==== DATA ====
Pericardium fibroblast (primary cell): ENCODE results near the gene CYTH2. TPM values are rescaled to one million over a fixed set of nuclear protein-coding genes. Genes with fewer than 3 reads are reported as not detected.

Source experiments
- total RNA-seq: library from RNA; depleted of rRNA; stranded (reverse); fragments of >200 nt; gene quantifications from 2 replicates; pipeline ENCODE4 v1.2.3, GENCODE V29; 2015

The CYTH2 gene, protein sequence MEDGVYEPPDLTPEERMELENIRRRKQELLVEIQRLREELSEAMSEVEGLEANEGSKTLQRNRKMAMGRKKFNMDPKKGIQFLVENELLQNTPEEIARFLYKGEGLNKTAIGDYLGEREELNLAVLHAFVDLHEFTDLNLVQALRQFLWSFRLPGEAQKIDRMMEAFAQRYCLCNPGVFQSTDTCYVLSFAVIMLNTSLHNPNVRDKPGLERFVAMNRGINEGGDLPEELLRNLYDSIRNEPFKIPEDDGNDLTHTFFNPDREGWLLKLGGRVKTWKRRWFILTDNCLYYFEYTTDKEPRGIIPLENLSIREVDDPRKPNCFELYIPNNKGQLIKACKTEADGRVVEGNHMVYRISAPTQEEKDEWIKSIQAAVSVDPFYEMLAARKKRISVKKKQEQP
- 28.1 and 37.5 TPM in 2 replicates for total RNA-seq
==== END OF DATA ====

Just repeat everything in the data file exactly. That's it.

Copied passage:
Pericardium fibroblast (primary cell): ENCODE results near the gene CYTH2. TPM values are rescaled to one million over a fixed set of nuclear protein-coding genes. Genes with fewer than 3 reads are reported as not detected.

Source experiments
- total RNA-seq: library from RNA; depleted of rRNA; stranded (reverse); fragments of >200 nt; gene quantifications from 2 replicates; pipeline ENCODE4 v1.2.3, GENCODE V29; 2015

The CYTH2 gene, protein sequence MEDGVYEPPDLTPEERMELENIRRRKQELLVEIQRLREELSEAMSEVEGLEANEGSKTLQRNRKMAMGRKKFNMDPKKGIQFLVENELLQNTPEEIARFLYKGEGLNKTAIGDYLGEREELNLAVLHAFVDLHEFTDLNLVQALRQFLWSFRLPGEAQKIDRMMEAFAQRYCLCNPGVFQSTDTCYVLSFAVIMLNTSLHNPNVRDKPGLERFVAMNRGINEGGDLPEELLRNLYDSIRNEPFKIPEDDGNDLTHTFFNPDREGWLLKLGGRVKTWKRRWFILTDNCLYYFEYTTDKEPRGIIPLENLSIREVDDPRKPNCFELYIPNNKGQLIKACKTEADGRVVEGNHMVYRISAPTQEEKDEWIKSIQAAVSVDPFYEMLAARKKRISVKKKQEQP
- 28.1 and 37.5 TPM in 2 replicates for total RNA-seq